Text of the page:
Kathleen Mark, 31, knows the former nomadic lifestyle of her people only through stories of her grandfather Jean-Baptiste. She belongs to the first Innu generation that was born and raised in a settlement. Since the Canadian government in the 1950s forced the wondering tribes of the North to settle down, Kathleens family lives in Unamen Shipu, a reservation without road access, situtated on the estuary of the St. Lawrence river, only accessible by ship or plane.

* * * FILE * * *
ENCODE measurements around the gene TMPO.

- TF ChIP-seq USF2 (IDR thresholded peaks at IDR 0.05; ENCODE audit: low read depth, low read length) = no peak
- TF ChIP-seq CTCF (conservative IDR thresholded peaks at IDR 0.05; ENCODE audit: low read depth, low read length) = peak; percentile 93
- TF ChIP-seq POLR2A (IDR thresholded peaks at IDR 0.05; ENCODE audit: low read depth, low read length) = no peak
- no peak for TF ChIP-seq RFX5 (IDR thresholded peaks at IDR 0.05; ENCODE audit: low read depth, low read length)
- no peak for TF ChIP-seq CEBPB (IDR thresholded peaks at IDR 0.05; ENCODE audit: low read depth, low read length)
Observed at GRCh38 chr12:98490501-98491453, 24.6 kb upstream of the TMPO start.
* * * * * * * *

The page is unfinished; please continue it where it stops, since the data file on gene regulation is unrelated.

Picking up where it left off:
Kathleens mother Yvette already left the community and passed over the caretaking of the family to her daughter. The young Innú woman is torn apart between her wish for mobility, a self-determined life in the city and the responsibilty for her family and her background.
A PLACE TO LIVE IS NOT A PLACE TO STAY explores the impact that modernization and half a century of insitutionalized pressure has on the actualities of Innu life and on a new generation caught between two worlds.
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